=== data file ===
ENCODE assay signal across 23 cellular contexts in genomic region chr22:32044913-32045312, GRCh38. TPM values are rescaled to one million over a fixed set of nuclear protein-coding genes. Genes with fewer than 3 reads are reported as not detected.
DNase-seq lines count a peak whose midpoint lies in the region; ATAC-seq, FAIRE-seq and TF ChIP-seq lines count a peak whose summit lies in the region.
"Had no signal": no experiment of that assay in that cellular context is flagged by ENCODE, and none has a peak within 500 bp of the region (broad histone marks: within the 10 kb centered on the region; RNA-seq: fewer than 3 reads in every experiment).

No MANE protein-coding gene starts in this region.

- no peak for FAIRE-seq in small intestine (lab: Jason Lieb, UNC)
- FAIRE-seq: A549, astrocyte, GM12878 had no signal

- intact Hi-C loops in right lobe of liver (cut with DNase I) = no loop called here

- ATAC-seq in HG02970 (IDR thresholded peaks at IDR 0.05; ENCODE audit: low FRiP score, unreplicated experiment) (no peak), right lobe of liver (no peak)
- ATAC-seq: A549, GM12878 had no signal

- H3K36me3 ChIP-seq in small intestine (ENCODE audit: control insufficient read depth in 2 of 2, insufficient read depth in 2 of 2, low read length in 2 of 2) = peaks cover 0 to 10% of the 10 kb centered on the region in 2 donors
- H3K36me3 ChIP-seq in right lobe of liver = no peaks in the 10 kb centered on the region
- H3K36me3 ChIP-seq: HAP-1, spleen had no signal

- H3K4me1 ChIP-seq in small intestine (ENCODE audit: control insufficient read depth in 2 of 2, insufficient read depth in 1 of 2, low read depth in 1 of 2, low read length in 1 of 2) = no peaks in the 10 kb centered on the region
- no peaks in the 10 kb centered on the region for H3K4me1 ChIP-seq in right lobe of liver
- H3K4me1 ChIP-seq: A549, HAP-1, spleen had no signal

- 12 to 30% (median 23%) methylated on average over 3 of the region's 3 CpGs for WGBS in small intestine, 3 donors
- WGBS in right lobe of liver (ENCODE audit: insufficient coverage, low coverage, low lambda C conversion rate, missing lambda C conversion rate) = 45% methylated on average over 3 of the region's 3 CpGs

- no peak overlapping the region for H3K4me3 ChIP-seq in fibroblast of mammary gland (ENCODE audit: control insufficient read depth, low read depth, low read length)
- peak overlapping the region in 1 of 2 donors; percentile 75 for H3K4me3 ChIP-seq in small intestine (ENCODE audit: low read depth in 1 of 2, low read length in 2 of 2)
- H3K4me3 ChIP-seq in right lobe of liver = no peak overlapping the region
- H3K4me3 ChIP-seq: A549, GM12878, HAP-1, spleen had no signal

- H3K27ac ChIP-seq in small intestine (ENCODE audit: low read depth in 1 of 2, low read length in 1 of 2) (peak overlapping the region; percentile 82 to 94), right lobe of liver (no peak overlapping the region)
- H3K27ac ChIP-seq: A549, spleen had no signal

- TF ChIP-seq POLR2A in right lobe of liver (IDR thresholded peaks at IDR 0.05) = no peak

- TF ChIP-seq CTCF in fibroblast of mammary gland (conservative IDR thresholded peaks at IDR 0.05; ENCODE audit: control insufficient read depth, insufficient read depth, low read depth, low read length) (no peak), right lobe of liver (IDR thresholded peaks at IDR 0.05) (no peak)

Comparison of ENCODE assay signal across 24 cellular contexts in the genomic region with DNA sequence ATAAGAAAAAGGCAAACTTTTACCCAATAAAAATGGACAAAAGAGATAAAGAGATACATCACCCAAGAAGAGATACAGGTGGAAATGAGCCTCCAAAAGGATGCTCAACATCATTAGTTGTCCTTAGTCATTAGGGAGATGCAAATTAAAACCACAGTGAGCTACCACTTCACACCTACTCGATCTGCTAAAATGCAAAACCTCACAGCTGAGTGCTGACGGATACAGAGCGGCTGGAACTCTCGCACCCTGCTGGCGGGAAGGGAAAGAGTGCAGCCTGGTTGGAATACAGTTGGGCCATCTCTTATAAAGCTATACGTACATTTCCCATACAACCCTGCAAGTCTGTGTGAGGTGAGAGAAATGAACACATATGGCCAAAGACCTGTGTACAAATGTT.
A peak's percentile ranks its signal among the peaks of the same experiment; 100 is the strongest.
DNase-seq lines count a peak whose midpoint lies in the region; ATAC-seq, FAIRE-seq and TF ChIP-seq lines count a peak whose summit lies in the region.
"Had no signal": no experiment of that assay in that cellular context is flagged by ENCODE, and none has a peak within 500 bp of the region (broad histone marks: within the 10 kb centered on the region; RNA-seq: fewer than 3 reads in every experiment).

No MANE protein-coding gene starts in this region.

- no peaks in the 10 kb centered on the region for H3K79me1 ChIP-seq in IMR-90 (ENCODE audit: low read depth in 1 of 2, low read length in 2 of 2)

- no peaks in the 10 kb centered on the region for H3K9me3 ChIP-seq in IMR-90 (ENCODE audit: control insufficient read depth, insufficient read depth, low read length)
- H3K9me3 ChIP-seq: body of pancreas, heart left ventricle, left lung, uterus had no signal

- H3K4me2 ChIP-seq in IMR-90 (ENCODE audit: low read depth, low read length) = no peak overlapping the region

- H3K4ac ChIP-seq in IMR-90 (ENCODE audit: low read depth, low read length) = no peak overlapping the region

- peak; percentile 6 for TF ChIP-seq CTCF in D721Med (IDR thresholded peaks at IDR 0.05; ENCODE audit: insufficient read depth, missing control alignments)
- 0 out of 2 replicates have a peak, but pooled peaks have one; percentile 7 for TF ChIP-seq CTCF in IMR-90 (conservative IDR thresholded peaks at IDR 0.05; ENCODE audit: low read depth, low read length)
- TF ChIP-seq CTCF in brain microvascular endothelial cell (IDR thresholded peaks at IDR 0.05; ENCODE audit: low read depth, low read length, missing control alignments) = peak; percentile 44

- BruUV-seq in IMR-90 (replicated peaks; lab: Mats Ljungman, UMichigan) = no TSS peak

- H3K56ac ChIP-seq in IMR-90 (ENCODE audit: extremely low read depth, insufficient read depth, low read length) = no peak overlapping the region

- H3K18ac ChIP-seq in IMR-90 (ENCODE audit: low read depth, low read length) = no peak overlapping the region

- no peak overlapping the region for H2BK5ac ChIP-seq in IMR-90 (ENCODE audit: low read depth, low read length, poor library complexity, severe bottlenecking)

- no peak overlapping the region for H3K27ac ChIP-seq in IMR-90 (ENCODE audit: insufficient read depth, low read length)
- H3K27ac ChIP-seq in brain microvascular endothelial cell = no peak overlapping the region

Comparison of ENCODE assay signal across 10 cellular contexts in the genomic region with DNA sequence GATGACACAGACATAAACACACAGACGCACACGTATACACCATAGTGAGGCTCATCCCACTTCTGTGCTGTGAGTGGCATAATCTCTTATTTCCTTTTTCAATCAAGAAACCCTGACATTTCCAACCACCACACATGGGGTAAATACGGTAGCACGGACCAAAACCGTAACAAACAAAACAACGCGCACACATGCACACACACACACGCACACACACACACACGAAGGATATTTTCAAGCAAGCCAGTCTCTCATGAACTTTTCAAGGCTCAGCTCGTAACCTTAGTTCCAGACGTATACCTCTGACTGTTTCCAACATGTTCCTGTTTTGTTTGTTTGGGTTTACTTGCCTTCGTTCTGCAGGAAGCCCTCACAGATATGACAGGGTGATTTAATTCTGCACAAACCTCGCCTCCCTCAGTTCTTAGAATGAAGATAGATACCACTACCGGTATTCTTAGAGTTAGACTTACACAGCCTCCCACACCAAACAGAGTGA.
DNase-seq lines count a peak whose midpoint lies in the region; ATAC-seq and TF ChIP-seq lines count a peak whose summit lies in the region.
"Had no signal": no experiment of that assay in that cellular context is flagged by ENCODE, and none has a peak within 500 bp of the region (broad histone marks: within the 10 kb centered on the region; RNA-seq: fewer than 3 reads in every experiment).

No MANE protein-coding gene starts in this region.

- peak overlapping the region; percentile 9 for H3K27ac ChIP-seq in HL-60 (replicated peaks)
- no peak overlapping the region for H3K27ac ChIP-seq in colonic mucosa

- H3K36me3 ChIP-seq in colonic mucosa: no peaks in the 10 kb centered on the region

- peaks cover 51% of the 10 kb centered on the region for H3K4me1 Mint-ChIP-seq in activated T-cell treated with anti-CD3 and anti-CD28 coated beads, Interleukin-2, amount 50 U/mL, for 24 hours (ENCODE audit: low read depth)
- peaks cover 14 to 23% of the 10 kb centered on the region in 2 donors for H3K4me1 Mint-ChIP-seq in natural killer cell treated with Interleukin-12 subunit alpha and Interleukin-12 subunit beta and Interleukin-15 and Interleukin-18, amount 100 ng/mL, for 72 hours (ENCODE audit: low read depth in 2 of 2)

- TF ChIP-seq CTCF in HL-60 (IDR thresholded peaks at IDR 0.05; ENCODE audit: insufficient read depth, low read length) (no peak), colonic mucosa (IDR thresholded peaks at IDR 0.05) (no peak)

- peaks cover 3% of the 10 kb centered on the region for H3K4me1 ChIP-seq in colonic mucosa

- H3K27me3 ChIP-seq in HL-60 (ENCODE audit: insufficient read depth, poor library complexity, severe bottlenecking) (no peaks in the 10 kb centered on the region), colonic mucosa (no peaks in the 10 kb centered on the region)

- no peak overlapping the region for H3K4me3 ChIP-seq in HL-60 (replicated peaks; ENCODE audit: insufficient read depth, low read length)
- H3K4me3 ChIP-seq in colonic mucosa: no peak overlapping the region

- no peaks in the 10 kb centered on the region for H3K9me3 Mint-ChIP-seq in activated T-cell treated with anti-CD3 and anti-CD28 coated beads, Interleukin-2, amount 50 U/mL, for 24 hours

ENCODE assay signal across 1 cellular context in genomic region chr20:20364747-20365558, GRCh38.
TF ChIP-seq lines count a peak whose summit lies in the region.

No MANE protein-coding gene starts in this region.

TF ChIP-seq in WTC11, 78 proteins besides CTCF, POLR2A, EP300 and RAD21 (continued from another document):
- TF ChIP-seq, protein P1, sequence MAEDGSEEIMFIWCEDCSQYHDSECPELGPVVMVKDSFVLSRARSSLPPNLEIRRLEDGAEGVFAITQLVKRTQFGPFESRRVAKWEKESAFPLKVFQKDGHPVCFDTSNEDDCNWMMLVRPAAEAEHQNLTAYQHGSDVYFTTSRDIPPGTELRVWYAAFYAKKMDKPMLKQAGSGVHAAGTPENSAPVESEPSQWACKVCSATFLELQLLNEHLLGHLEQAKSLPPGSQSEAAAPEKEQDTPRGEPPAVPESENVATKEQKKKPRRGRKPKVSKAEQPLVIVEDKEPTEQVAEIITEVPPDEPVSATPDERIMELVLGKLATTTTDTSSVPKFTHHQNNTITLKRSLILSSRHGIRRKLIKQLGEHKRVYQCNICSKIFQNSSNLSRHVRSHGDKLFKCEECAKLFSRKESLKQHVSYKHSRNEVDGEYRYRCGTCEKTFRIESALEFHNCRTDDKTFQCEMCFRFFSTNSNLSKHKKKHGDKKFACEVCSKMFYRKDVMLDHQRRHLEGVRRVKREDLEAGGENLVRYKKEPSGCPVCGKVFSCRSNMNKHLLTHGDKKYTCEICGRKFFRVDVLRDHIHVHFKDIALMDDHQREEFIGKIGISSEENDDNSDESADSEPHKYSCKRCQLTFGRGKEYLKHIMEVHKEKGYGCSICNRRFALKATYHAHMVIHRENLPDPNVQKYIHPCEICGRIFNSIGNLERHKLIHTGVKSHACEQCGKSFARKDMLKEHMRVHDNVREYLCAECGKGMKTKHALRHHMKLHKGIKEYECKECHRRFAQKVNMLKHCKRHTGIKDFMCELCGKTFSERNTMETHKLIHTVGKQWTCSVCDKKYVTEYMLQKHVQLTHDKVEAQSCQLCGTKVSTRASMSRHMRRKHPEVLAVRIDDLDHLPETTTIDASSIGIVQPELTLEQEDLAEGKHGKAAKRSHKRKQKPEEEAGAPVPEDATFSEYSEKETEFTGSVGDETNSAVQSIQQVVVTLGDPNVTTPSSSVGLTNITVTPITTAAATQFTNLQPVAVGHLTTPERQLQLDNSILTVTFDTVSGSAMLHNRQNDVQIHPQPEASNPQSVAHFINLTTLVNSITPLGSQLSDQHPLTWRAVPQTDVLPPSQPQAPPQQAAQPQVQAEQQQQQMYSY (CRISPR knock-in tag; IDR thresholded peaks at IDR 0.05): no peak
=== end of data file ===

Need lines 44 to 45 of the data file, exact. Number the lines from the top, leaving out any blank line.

- H3K27ac ChIP-seq in brain microvascular endothelial cell = no peak overlapping the region

Comparison of ENCODE assay signal across 10 cellular contexts in the genomic region with DNA sequence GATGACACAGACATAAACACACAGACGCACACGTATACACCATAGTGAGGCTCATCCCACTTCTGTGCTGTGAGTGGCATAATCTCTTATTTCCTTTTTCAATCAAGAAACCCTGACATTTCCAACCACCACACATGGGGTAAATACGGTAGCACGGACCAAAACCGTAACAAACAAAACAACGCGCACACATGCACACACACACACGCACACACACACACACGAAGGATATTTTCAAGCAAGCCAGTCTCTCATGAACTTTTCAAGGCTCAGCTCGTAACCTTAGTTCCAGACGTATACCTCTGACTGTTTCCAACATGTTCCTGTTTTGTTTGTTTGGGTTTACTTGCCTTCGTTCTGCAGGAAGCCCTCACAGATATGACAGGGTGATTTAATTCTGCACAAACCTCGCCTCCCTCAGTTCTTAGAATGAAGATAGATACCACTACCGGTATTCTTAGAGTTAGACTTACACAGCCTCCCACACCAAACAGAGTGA.